To Kill a Dragon
human mother, elf father, born in the slave pits. at some point he discovers his telekinetic-mind wild talent as a kid, and his mother tells him that it is a sign he is destined for more than just survival, but he wrote it off to mother-speak. at some point later he is purchased out of the slave pit as a laborer for a merchant house.
he worked as a simple laborer and really nothing more. no errands, no responsibility or respect, just hard labor. a couple years onhe is deemed expendable and gets sent to do the heavy lifting on a dangerous trade route that could open up new markets for the house. he is handed a shield and a spear but no “good luck.” this is his first time out of the city, and he feels oddly different, almost like he has come home. he figures it is just because he is out of the oppressive social norms (being a 1/2 elf and all) and out of the oppressive city rules, and doesn’t think much of it.
a couple weeks into the route, the caravan gets assaulted by raiders. before the raiders arrive the guard captain (who seemed like an okay guy) tells him to use his shield to protect himself and to try to mostly stay out of the way, as he doesn’t have any combat training. so that’s what our hero does, lurking around the outskirts of the chaotic fight, maybe poking his spear a little, but mostly just avoiding projectiles and the focus of the raiders.
toward the end of the battle, a raider spots our man. getting stalked, he backs up, figuring this is when he dies. as the raider draws within melee striking distance, some strange, feral calm overtakes our hero – he has no idea what he is doing. he stops his backpedal, plants his feet and bares his teeth. the raider takes a vicious swing with his axe but the blow bounces off the shield like sand off a castle. then our hero runs the raider right through on his spear like an erdlu shish-kabob. looking back on it later, he realizes that after he killed that raider, he didn’t flee, hide or feel any remorse or confusion, rather he gazed across the battlefield, looking for more threats, again with that feeling of wild calm. there was no uncontrollable rage, wild-eyed fury or shifting of being, just a heightened feeling of confidence and power.
now aware of some external force affecting him, this feeling continued to manifest itself throughout the trip. he would get a sick feeling minutes before the navigator would declare they were lost, and a feeling of comfort when the caravan would pass areas that would have been well suited for making camp. he also felt himself instinctively keeping an eye out for threats, even though the rest of the trip was uneventful.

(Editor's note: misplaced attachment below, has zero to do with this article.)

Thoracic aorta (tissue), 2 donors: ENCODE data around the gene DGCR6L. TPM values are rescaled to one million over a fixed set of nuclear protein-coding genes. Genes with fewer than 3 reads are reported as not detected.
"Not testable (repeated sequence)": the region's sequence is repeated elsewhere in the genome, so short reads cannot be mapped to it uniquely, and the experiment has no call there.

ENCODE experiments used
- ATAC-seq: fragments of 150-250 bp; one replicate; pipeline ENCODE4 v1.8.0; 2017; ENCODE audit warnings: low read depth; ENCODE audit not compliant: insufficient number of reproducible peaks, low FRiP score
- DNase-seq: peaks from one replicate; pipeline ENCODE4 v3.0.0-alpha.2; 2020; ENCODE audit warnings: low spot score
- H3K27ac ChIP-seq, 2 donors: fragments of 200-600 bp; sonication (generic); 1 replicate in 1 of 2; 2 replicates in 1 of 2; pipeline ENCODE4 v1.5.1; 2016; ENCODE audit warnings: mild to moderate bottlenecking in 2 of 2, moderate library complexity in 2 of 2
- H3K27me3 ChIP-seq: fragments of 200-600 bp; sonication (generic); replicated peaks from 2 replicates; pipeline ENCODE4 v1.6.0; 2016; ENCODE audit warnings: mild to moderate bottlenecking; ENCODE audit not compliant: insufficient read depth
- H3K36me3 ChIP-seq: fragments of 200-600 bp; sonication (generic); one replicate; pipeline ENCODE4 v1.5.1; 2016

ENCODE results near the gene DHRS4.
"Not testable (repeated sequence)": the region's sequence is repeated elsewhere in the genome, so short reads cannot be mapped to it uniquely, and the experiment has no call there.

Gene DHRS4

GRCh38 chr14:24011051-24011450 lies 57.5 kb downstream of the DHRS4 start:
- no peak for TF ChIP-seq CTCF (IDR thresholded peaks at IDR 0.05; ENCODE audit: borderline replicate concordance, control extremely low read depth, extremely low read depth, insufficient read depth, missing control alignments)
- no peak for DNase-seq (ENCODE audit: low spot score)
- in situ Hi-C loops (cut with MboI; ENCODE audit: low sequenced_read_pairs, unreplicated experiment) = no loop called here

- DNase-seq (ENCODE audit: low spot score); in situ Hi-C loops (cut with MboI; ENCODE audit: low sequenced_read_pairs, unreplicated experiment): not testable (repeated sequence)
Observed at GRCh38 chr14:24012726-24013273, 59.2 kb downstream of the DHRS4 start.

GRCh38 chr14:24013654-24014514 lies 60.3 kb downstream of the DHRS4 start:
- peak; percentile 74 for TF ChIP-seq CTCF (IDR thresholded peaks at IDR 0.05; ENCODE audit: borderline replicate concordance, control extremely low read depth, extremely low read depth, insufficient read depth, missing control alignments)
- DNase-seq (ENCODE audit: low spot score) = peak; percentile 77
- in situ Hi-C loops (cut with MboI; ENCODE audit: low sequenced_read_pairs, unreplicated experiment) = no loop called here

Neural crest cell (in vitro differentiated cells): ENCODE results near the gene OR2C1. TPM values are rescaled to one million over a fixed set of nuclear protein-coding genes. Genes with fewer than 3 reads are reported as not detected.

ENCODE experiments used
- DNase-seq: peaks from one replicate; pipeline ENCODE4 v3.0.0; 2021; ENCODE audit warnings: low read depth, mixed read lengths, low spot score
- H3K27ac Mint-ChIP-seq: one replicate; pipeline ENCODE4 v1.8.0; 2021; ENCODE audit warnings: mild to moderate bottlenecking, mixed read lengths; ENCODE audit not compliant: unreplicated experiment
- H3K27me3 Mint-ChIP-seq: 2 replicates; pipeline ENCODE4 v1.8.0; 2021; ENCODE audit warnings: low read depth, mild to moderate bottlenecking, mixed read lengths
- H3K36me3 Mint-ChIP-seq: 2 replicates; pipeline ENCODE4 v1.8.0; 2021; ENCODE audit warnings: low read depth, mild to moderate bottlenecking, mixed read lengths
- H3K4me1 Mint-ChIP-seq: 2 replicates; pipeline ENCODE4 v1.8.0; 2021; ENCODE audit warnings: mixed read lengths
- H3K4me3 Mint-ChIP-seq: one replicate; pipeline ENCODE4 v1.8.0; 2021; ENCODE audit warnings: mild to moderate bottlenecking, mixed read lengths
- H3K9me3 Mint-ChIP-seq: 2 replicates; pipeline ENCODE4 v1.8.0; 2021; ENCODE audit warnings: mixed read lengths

when in the cities this feeling of power was less acute. he still felt it some, like when he passed by the house’s tree in the stone courtyard, or found a small puddle in an alley, but it was much weaker than when he was outside the city walls. when he returned home he asked to go on more caravans and the merchant house agreed to send him on as many as he wished, as a caravan volunteer is not to be turned away. over the course of many many many trips, he took it upon himself to learn from navigators, caravan directors and guard captains. but their lessons were always confirmed or refuted by his newfound sense of awareness. over time he honed his sense of direction, safety, alertness, hunting and so forth, until he felt he had some innate sense of the world outside the city walls. the guard captain still tells the story of when our hero insisted to him that they would be attacked up the path at a known safe spot and was able to describe the ambush exactly as it ended up happening, saving the entire caravan. still not much of a formally trained fighter, he learned to use his physical abilities and new power to lurk at the outside of a combat, protecting himself while giving enemies devastating axe and javelin throws and thrusts at opportune moments.
his new life as a valued member of the house’s main caravans was much better than slave labor, but he did not feel any gratification from that alone. something constantly gnawed at him – what was this power he now felt, and used to his immesne advantage? it was completely different than his telekinetic-mind-type power (which allowed him to bring/teleport small and medium objects to him almost at will). that mind-power he would just think about, and it happened. this was different – an external force or being filling his own body and mind with seemingly animal-like senses and ability. who/where did it come from? why did it affect only him (the guard captain had never heard anything about such things)? why was it stronger outside of the city? was this some part of the secret to the dry, barren world he lived on? would this turn him good? would it turn him evil? was he unwittingly in hock to a higher being? he had to find out. he had to know.
the dying spirits of athas had found their seeker, and maybe, their savior.